Now let’s move on to some positional rankings. We’ll start with the fantasy adventureland that is catchers. Catcher doesn’t have to be a Tilt-A-Whirl of Pain. Use common sense and you’ll be golden.
These rankings are based on average draft position. It’s early, so much of our ADP is based on December drafts, but it’s still interesting to see what people are thinking. These rankings will be updated as Spring Training heats up.
Catcher projections are being calculated and for straight-up rankings check out jzak’s early backstop rankings.
ADP Top 20 catcher rankings
Recent ADP in parentheses
1. Joe Mauer, Twins (20.81): Ignore position scarcity. When the player pool is as large as baseball’s, you don’t want to waste a pick. Mauer only contributes in three categories, and is only dominant in average. Power is not one of the categories.
2. Victor Martinez, Tigers (30.40): This still feels like a pick based on position scarcity, but at least Martinez gives you some power and helps your average. If a move to first base/DH keeps him healthy enough to post 450-500 ABs, then this isn’t a terrible pick. I’d rather waste my “if” picks on other positions.
3. Brian McCann, Braves (32.12): Like Martinez, but with a little more power and a little less average. A solid pick if you really feel a need to have a catcher this early.
4. Buster Posey, Giants (43.69): Posey could potentially be the next Mike Piazza, and the only catcher worthy of a pick in the first four rounds. However, it’s good to remember how bad Geovany Soto was during his sophomore season. Remember, the Cubs backstop was once NL Rookie of the Year, and a top-15 in the MVP voting, too.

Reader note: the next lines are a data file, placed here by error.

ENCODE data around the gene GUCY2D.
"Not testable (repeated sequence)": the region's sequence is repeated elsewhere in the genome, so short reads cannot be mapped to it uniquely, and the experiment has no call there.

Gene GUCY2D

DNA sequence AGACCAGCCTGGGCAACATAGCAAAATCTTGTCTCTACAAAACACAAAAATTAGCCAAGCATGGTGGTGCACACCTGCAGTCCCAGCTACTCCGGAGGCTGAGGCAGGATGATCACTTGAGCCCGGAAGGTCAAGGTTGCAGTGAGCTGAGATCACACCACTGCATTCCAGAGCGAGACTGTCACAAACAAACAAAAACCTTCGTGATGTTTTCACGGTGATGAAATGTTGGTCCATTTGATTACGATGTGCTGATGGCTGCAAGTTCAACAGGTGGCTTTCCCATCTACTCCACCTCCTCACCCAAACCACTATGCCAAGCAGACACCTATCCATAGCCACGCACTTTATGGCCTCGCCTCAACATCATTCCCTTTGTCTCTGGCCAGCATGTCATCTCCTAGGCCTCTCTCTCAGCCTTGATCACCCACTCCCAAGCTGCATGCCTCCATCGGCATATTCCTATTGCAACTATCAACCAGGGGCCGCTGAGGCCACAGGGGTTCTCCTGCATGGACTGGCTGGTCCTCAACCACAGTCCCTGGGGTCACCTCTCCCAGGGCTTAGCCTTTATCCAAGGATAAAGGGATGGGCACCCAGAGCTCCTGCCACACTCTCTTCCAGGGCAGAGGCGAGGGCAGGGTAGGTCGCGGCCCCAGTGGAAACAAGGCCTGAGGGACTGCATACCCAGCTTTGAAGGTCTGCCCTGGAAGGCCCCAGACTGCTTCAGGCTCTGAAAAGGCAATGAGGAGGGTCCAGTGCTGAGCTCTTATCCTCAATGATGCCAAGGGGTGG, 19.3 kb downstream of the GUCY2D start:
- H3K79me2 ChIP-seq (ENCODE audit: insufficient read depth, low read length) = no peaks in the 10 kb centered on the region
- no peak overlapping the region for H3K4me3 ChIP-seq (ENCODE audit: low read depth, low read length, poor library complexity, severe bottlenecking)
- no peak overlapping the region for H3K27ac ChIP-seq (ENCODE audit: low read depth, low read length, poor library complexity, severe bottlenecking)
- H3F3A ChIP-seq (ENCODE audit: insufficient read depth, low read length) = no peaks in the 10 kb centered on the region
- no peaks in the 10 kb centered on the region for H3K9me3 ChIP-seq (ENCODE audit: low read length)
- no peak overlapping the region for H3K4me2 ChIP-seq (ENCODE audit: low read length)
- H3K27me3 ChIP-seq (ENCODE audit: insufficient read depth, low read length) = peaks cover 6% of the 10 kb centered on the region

5. Geovany Soto, Cubs (99.95): Tenth round? This is more like it. Oh, and Soto could hit .280 with more homers than McCann, more RBI than Mauer and score as many runs as Posey. Do not pay second-, third- or fourth-round prices for 10th-round production.
6. Carlos Santana, Indians (112.93): Could approach McCann-type numbers, seven rounds later. Santana does not have a lot of pro at-bats, but when we’re talking about rounds 10, 11 and 12 there is much less risk than picking Posey in the fourth.
7. Mike Napoli, Rangers (114.63): Last year he hit 26 home runs in just 450 at-bats. Napoli only has a .251 career average, but he hit in the .270s in both 2008 and 2009.
8. Miguel Montero, Diamondbacks (126.67): Montero only has one season of note, which, consequently, was also the only season he approached 450 at-bats. The question marks on the rest of this list would make The Riddler proud. Take a chance on him staying healthy and approaching the 60/16/60/.294 season he had in 2009.
9. Matt Wieters, Orioles (132.65): When does post-hype sleeper turn bust?
10. Jorge Posada, Yankees (156.17): The top of the hourglass is nearly empty for Posada. Even if being a full-time DH keeps him healthy, you need to pick upside.
11. Kurt Suzuki, Athletics (178.74): I’ve owned Suzuki on a team. He’s ownable, but he’s not going to help you win.
12. Yadier Molina, Cardinals (216.06): There will be a couple Molinas on the waiver wire by midseason. Yadier is the good one, but “good” in this case is very relative.
13. Carlos Ruiz, Phillies (223.03): Don’t expect the 32-year-old to hit .300 again or get to 10 homers.
14. John Buck, Marlins (233.03): A move to Rogers Center was enough to help Buck meet the power potential we’ve been expecting for years. He hit 20 dingers last season. He’ll play in Sun Life Stadium this year, but this late in the draft, he’s worth a shot.
15. Miguel Olivo, Mariners (256.78): Don’t get too excited about those 23 homers in 2009. They won’t happen again.
16. Ryan Doumit, Pirates (308.46): Since his promising 2008, Doumit has regressed significantly.
17. A.J. Pierzynski, White Sox (349.60): Pierzynski will not help your fantasy team, but he won’t hurt your batting average either.
18. Jesus Montero, Yankees (356.77): An upside pick, but he’ll have to compete with the next player on the list for playing time.
19. Russell Martin, Yankees (371.26): He has not lived up to the expectations set early in his career. He could benefit from Yankee Stadium or lose his job to a rookie without an ounce of big-league experience.
20. Jonathan LuCroy, Brewers (392.36): He’s only 24 and could develop 10+ homers. This late, you’re looking for upside. There are a few people outside the top-20 who fit that bill, too.
Other catchers of note: Chris Iannetta, Rockies; Ivan Rodriguez, Nationals; Wilson Ramos, Nationals; John Jaso, Rays; J.P. Arencibia, Blue Jays; J.R. Towles, Astros; Josh Thole, Mets.